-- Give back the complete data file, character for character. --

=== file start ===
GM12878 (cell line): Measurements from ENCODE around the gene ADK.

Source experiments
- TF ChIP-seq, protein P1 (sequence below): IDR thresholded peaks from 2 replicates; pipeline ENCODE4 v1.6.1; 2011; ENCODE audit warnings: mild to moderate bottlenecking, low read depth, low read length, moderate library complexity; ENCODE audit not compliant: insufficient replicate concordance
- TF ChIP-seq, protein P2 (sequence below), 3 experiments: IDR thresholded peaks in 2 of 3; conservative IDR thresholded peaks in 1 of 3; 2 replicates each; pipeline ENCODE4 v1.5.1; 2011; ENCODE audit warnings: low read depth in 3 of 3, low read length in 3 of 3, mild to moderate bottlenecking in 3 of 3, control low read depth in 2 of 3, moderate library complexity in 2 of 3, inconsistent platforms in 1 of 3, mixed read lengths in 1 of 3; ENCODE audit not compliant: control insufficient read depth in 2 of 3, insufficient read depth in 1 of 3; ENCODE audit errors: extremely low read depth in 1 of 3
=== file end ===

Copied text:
GM12878 (cell line): Measurements from ENCODE around the gene ADK.

Source experiments
- TF ChIP-seq, protein P1 (sequence below): IDR thresholded peaks from 2 replicates; pipeline ENCODE4 v1.6.1; 2011; ENCODE audit warnings: mild to moderate bottlenecking, low read depth, low read length, moderate library complexity; ENCODE audit not compliant: insufficient replicate concordance
- TF ChIP-seq, protein P2 (sequence below), 3 experiments: IDR thresholded peaks in 2 of 3; conservative IDR thresholded peaks in 1 of 3; 2 replicates each; pipeline ENCODE4 v1.5.1; 2011; ENCODE audit warnings: low read depth in 3 of 3, low read length in 3 of 3, mild to moderate bottlenecking in 3 of 3, control low read depth in 2 of 3, moderate library complexity in 2 of 3, inconsistent platforms in 1 of 3, mixed read lengths in 1 of 3; ENCODE audit not compliant: control insufficient read depth in 2 of 3, insufficient read depth in 1 of 3; ENCODE audit errors: extremely low read depth in 1 of 3